Passing string to a function in C – with or without pointers?

Passing string to a function in C – with or without pointers?

The accepted convention of passing C-strings to functions is to use a pointer:

void function(char* name)

When the function modifies the string you should also pass in the length:

void function(char* name, size_t name_length)

Your first example:

char *functionname(char *name[256])

passes an array of pointers to strings which is not what you need at all.

Your second example:

char functionname(char name[256])

passes an array of chars. The size of the array here doesnt matter and the parameter will decay to a pointer anyway, so this is equivalent to:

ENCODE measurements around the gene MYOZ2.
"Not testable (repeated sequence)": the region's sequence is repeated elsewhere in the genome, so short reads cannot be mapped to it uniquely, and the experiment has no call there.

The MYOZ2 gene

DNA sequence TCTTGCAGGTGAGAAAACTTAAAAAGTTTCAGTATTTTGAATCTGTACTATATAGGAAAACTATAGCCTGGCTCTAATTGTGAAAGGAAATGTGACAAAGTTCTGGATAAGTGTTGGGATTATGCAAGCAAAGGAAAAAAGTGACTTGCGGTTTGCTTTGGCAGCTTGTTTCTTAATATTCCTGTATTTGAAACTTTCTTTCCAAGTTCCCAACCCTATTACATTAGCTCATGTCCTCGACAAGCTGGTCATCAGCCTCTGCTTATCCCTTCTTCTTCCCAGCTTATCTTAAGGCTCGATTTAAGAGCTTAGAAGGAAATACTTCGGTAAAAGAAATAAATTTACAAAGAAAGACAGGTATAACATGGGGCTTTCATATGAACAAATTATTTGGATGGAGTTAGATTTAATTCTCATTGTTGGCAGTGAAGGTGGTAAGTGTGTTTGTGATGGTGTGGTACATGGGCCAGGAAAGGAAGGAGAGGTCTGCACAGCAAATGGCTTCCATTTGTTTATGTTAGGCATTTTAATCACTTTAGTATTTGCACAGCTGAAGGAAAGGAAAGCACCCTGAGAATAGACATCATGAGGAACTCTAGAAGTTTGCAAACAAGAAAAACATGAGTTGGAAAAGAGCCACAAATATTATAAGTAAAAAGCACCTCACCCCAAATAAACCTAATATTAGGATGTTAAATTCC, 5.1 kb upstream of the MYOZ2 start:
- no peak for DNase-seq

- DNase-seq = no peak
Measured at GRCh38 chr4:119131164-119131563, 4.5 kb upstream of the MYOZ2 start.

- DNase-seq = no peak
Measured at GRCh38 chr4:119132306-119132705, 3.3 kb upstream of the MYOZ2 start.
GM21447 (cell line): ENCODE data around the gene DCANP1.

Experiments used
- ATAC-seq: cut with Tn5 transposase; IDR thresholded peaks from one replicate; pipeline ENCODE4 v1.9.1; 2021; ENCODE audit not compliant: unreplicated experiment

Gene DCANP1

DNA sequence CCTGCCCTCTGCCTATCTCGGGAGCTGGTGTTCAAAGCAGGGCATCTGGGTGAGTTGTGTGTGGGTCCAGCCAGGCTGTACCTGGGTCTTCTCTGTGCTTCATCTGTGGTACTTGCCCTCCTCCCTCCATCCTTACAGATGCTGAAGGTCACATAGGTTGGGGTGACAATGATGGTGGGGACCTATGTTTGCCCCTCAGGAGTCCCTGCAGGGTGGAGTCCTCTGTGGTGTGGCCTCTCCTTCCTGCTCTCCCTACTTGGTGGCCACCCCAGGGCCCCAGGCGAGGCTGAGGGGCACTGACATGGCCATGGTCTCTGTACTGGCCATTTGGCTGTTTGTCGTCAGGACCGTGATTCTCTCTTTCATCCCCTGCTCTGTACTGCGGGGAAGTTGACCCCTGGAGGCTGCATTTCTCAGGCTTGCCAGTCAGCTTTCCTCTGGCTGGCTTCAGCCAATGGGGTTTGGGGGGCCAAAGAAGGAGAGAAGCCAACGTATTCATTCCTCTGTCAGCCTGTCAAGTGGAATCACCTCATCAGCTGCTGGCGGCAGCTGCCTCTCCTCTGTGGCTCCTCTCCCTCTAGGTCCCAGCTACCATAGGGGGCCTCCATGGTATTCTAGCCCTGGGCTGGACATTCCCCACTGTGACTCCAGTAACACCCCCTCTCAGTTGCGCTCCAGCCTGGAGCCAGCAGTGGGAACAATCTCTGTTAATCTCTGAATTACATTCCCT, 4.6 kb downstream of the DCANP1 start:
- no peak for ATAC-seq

char functionname(char *name)

See also this question for more details on array arguments in C.

Assuming that you meant to write

char *functionname(char *string[256])

Here you are declaring a function that takes an array of 256 pointers to char as argument and returns a pointer to char. Here, on the other hand,

char functionname(char string[256])

You are declaring a function that takes an array of 256 chars as argument and returns a char.

In other words the first function takes an array of strings and returns a string, while the second takes a string and returns a character.

Passing string to a function in C – with or without pointers?

An array is a pointer. It points to the start of a sequence of objects.

If we do this: ├Čnt arr[10];, then arr is a pointer to a memory location, from which ten integers follow. They are uninitialised, but the memory is allocated. It is exactly the same as doing int *arr = new int[10];.

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